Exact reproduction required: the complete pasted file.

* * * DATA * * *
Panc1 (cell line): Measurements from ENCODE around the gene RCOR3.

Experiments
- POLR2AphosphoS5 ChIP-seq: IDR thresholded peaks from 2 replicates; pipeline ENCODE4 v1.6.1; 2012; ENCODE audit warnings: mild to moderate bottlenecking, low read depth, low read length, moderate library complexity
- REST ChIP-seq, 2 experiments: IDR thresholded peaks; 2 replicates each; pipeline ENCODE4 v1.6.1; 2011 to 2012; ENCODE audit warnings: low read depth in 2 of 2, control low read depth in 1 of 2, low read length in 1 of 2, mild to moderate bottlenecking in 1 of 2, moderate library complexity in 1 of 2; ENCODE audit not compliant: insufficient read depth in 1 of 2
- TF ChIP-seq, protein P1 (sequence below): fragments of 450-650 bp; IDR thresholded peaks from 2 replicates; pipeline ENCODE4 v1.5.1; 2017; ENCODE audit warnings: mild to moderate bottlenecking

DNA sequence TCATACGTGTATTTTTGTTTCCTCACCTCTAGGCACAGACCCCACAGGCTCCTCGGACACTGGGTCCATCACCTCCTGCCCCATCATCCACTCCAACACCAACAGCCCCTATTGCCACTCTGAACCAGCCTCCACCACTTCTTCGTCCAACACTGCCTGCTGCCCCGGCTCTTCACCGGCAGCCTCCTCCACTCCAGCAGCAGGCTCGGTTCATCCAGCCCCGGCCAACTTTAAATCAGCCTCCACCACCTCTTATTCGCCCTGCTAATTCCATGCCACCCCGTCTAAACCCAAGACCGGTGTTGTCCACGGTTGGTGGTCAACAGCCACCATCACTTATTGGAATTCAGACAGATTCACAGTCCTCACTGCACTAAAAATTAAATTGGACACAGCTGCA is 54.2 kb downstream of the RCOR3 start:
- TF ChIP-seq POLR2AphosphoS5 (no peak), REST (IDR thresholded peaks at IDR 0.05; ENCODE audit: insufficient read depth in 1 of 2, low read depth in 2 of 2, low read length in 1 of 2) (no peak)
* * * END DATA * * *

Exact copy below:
Panc1 (cell line): Measurements from ENCODE around the gene RCOR3.

Experiments
- POLR2AphosphoS5 ChIP-seq: IDR thresholded peaks from 2 replicates; pipeline ENCODE4 v1.6.1; 2012; ENCODE audit warnings: mild to moderate bottlenecking, low read depth, low read length, moderate library complexity
- REST ChIP-seq, 2 experiments: IDR thresholded peaks; 2 replicates each; pipeline ENCODE4 v1.6.1; 2011 to 2012; ENCODE audit warnings: low read depth in 2 of 2, control low read depth in 1 of 2, low read length in 1 of 2, mild to moderate bottlenecking in 1 of 2, moderate library complexity in 1 of 2; ENCODE audit not compliant: insufficient read depth in 1 of 2
- TF ChIP-seq, protein P1 (sequence below): fragments of 450-650 bp; IDR thresholded peaks from 2 replicates; pipeline ENCODE4 v1.5.1; 2017; ENCODE audit warnings: mild to moderate bottlenecking

DNA sequence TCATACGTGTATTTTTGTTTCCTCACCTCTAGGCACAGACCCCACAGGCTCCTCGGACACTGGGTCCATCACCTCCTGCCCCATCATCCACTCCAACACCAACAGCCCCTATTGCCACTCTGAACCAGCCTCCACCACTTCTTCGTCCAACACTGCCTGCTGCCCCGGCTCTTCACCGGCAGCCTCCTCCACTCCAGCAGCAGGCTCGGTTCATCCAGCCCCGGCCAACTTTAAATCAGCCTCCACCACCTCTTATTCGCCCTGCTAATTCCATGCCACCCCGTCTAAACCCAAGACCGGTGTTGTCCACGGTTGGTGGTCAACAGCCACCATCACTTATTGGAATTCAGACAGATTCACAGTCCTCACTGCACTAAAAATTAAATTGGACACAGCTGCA is 54.2 kb downstream of the RCOR3 start:
- TF ChIP-seq POLR2AphosphoS5 (no peak), REST (IDR thresholded peaks at IDR 0.05; ENCODE audit: insufficient read depth in 1 of 2, low read depth in 2 of 2, low read length in 1 of 2) (no peak)